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Microsoft will buy enough U.S.-made solar panels to power 1.8 million homes

The deal will fund 12 gigawatts from Qcells over the next eight years.

Qcells factory

The first phase of Qcells' $2.5 billion investment in U.S. solar manufacturing was the now-complete expansion of its plant in Dalton, Georgia. Source: Qcells North America

Microsoft has signed an eight-year deal with the largest U.S. solar manufacturer, Qcells, to supply the company with enough solar panels to add 12 gigawatts of solar electricity to the U.S. grid.

For perspective, that’s about one-third of the solar power added to the U.S. electric grid in 2023, according to data from the Solar Energy Industries Associate and Wood Mackenzie. The panels are meant for solar farms that Microsoft is helping build to offset the electricity consumed by its ever-expanding data center footprint. They will be capable of generating enough electricity to power 1.8 million homes.

Microsoft previously committed to buying 2.5 gigawatts from Qcells over an unspecified period. Aside from the panels, Qcells, part of a South Korean supplier, is providing engineering, procurement and construction services. It is investing $2.5 billion to build new solar factories in rural Georgia.

Financial terms of the alliance were not disclosed. 

Hedging against supply chain shortages

The relationship will help Microsoft get solar projects completed more quickly, said Bobby Hollis, vice president of energy, who joined the company in October. The deal calls for a supply of about 1.5 gigawatts of modules per year through 2032. "We have to make sure what we’re doing can be done at a large scale," said Hollis.

Microsoft has pledged to cover all of its electricity consumption with renewables by 2025. As of August, the company had signed contracts to buy more than 13.5 gigawatts of solar, wind or other renewable energy in 16 markets. "There are a lot of players that are competing for strong development assets and to figure out how to participate more strategically earlier on," Hollis said. "We have to get involved much earlier."

More than 1,000 procurement deals were signed by corporations globally in the first half of 2023, according to S&P Global. Many corporate-backed projects have been slow to come online in the U.S., stymied by tariffs on panels imported from China and permitting delays for the interconnections required to bring solar and wind farms onto the electricity grid.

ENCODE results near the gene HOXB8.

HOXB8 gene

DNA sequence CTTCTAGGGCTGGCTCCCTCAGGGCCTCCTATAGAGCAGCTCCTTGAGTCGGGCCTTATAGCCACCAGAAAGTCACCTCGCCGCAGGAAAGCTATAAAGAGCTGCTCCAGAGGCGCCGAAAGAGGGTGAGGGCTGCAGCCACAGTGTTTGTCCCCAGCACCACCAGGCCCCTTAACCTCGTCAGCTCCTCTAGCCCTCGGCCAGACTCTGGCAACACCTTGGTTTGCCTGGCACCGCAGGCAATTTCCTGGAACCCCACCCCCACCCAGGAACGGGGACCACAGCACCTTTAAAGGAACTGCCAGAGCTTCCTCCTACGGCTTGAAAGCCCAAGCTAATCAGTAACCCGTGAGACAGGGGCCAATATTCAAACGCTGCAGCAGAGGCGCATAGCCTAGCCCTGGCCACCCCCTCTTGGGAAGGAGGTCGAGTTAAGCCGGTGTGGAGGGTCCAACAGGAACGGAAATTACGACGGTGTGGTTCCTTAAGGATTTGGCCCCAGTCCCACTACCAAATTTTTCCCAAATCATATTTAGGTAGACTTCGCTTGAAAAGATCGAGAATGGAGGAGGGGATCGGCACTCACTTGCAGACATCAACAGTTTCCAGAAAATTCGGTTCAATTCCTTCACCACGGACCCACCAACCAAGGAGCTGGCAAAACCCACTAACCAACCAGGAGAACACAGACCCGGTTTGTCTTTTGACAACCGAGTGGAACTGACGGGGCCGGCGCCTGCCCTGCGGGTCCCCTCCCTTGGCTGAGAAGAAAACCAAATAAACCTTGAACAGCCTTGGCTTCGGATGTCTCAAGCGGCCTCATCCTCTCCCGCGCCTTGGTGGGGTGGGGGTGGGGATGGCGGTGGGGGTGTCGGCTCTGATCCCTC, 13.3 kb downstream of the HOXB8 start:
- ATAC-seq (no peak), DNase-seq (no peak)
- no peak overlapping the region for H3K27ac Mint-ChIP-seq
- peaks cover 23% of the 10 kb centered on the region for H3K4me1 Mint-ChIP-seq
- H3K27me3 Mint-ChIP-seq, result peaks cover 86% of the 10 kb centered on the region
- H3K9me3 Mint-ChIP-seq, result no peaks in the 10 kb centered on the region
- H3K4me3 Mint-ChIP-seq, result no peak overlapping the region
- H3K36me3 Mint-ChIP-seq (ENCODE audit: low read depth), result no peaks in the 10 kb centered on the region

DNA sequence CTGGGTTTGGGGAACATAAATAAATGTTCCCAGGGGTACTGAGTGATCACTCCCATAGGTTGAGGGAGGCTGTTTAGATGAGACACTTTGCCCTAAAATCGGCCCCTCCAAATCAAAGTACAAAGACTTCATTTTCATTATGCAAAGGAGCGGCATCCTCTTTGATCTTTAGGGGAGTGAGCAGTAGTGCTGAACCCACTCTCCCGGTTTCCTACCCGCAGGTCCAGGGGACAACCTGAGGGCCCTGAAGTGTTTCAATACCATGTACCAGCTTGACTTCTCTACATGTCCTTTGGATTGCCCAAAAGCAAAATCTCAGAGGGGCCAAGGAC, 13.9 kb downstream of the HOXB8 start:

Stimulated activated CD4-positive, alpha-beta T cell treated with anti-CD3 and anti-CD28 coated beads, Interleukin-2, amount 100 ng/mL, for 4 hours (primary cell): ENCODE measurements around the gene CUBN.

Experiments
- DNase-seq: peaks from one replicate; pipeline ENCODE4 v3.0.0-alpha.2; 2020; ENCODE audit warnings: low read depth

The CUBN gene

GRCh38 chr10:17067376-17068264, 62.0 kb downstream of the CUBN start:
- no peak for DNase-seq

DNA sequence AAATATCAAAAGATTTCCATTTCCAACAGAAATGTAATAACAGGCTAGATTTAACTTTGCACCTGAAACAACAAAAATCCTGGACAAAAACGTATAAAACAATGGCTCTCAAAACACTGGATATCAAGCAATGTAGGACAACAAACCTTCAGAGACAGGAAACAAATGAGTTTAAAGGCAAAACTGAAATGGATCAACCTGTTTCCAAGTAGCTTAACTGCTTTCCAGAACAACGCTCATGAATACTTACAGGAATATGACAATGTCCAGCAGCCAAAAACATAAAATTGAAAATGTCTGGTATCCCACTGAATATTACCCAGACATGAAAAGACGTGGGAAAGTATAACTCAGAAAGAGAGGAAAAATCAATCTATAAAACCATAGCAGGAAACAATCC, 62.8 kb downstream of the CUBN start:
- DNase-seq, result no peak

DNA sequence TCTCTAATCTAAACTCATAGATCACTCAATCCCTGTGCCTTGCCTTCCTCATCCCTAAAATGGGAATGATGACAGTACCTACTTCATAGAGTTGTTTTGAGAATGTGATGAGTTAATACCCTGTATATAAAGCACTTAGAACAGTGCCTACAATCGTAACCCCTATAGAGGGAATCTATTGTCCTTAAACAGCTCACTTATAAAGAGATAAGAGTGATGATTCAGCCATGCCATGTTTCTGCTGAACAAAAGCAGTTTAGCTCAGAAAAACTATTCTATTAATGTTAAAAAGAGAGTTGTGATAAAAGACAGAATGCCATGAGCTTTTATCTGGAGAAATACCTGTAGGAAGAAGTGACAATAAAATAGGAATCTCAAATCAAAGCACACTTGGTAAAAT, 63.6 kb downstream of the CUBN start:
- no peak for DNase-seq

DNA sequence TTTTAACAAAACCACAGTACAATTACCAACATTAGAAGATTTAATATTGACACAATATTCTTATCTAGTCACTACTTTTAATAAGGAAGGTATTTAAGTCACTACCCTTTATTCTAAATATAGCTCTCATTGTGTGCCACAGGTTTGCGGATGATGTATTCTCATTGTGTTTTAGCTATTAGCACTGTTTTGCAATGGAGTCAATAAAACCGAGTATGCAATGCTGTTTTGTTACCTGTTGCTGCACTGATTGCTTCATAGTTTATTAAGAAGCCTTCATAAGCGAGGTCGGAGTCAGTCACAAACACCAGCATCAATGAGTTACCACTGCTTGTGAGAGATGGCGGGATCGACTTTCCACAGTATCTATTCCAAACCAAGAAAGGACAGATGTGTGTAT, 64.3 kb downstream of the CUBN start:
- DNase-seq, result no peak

"Supply chains can become a bottleneck," Hollis said. "We have to make sure that when surprises happen, we can still make our commitment."

The Qcells relationship isn’t exclusive, which means Microsoft could source panels elsewhere if needed, he said. Likewise, Qcells is discussing similar relationships with other customers, said Jihyun Kim, executive vice president of Qcells USA.

‘Sustainably made’ in the USA

The deal was made possible by tax incentives in the Inflation Reduction Act meant to spur more domestic solar manufacturing. Qcells’ investments, both in Georgia and in Washington state, are the largest for the U.S. industry, the company claims. The company has claimed a leading share of U.S. solar panel shipments for several years. It is already producing about 5 gigawatts of panels and solar components annually in Georgia, said Kim.

Qcells says its solar panels are "sustainably made." It is one of several manufacturers seeking certification under the EPEAT for Solar program, a guide that helps federal agencies buy low-carbon products.

The polysilicon in Qcells’ panels is made using hydropower in Washington state (most other manufacturers are still on coal). And the company is also making its steel frames for solar installations lighter, to cut down on materials, said Kim. "Down the road, recycling of the panels, which we will support, will also be an important piece," he said.

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